Recommendation: As a rule of thumb, multiple simple-typed data objects is the preferred way to go. But consider to restrict the number of data objects to a reasonable upper threshold. If in doubt, also consider the recommendations below.
But there are also other, qualitative criteria when to go for a single data object – complex type or a multiple data objects – simple type approach. The first one is related to Galaxy’s concurrency control mechanisms. At runtime, concurrent worker threads execute activities residing on parallel control flow branches. (Actually, that’s a fairly generic description of what goes on.) Concurrency control mechanisms make sure we have full ACID guarantees for concurrently executed process steps. In terms of data objects, no two activities may update a data object at the same time (concurrent loopups are permissible, though). In other words, locking granularity is on data object level, restricting concurrent accesses to a data object. The Galaxy runtime will actually make sure to serialize concurrently running activities that access the same data object. As a result, performance penalties may arise, increasing process latencies (aka “turnaround” times). Have a look onto the example flow below which has a single data object whose type is “myComplexType”:
On both parallel branches, two automated activities perform synchronous Web Service calls, both passing on the content of the string-typed “field 1”. When the call returns, the lower (upper) branch activity updates “field 2” (“field 3”). On a data object granularity, process context accesses are in conflict. That is, even though there are no actual conflicts (i.e., incompatible concurrent data accesses) on a field level, both activities are serialized (i.e., executed one after the other). In other words, the whole advantage of placing the two activities onto parallel branches is lost which is particularly bad if the activities themselves come with long latencies.
A simple, but effective way to avoid this issue is to split up the process context into three data objects, representing fields 1, 2, and 3:
Please do note that there are no parallel updates (aka write accesses) of a single data object any longer. Concurrent loopup (aka read accesses) of “Field_1” still does occur but does not require serializing the respective activities.
Recommendation: Watch out for write accesses (output mappings) of identical data objects from parallel branches. If update operations “touch” disjoint fields, consider splitting up the respective data object.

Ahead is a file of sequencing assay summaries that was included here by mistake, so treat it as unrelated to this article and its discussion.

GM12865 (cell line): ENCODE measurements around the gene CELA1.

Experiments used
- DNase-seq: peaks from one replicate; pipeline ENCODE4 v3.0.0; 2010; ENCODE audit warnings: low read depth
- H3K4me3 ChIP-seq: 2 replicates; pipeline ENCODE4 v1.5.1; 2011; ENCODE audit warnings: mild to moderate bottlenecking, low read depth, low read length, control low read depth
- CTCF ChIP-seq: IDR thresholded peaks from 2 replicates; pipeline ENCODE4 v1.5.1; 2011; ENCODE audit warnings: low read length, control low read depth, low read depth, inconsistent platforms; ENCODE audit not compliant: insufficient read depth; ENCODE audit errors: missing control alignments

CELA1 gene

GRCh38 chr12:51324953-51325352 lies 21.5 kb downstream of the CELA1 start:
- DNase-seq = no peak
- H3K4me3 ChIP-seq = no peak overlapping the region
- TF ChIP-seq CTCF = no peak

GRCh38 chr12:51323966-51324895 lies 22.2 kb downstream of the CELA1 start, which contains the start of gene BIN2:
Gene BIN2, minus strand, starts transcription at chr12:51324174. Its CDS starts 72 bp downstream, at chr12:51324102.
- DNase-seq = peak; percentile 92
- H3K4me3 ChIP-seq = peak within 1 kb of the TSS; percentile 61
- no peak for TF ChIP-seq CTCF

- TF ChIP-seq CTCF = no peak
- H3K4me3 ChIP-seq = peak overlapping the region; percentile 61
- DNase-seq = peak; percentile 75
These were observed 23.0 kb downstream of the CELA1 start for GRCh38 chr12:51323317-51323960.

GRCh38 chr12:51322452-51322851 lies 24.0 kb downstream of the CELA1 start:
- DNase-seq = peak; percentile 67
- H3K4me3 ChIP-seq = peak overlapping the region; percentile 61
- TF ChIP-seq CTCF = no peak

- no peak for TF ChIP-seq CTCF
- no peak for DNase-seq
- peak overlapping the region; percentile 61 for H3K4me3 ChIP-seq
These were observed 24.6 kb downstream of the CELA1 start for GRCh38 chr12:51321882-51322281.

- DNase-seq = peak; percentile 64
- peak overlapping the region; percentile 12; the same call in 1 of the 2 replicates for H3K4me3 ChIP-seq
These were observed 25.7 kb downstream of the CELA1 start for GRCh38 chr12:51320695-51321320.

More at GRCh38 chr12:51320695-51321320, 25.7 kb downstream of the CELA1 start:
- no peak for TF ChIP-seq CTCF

Finally, I would like to discuss an issue that arises from the fact that many processes (1) do include asynchronous steps (such as human activities) and (2) operate on process context data that isn’t equally accessed throughout the process instance’s life time. Have a look onto the flow below:
All three activities are sequentially lined up such that there is no need to optimize process latencies in the light of parallel branches. Nevertheless, there is some optimization potential in this process’ context.
From a chronological perspective, different fields of “Data_Object_1” are accessed at different points in time. In addition to that, this process involves a human activity which is, by nature, asynchronous. That is, a task is dispatched to an end user’s UWL (Universal Work List) waiting there for being taken up and completed. While the task is sitting in that user’s inbox, the process instance itself is actually evicted from main memory, freeing up precious resources. Consequently, the instance needs to be recovered (loaded from the database), once the user completes the task and the process may resume executing the downstream process flow.
For performance reasons, the process context is “lazily” recovered, only fetching a data object from disk once it is really needed. In the given example, the human activity updates field 3 (as part of its output mapping), the downstream activity (“Read field 3”) reads the content of field 3 (within its input mapping). In other words, after the process recovers, neither field 1 nor field 2 is ever accessed again. And here is where the optimization potential lies: But splitting the process context into chunks of timely co-accessed fields, certain fragments of the process’ context will not be needed once a process recovers from the database. In essence, that saves you database lookups for the affected data objects and also reduces the memory consumption footprint of your process instance.
Recommendation: Localize human activities within your process and analyze process context accesses (from mappings, routing conditions) upstream and downstream of these activities. If possible, try to design your process context in a way that as many data objects as possible are exclusively accessed upstream (x)or downstream of the human activity (it’s output mapping already counts as “downstream”).